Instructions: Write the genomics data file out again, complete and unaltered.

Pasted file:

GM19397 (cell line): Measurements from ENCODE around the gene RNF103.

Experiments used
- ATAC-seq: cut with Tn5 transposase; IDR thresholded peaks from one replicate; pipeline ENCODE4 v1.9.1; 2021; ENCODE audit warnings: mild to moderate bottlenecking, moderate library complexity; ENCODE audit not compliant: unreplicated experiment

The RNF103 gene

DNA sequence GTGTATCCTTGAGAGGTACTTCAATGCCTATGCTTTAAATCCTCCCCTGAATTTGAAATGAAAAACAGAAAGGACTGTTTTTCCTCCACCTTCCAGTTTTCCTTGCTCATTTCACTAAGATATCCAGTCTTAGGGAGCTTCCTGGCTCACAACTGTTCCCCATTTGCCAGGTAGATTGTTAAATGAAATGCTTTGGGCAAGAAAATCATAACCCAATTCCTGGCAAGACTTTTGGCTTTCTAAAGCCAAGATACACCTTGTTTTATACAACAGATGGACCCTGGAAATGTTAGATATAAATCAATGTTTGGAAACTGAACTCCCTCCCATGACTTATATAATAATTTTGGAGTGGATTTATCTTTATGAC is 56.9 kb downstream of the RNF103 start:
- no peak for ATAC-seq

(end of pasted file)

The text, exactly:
GM19397 (cell line): Measurements from ENCODE around the gene RNF103.

Experiments used
- ATAC-seq: cut with Tn5 transposase; IDR thresholded peaks from one replicate; pipeline ENCODE4 v1.9.1; 2021; ENCODE audit warnings: mild to moderate bottlenecking, moderate library complexity; ENCODE audit not compliant: unreplicated experiment

The RNF103 gene

DNA sequence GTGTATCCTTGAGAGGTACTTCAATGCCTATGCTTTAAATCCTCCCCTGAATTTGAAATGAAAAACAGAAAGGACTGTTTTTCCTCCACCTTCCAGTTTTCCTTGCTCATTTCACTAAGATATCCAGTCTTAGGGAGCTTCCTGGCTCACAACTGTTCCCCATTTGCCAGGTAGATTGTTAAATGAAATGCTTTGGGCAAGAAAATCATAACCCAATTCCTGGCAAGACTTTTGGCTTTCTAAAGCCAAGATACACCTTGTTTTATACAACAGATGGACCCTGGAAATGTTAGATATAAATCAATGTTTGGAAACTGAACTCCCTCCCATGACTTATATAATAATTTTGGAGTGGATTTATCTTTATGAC is 56.9 kb downstream of the RNF103 start:
- no peak for ATAC-seq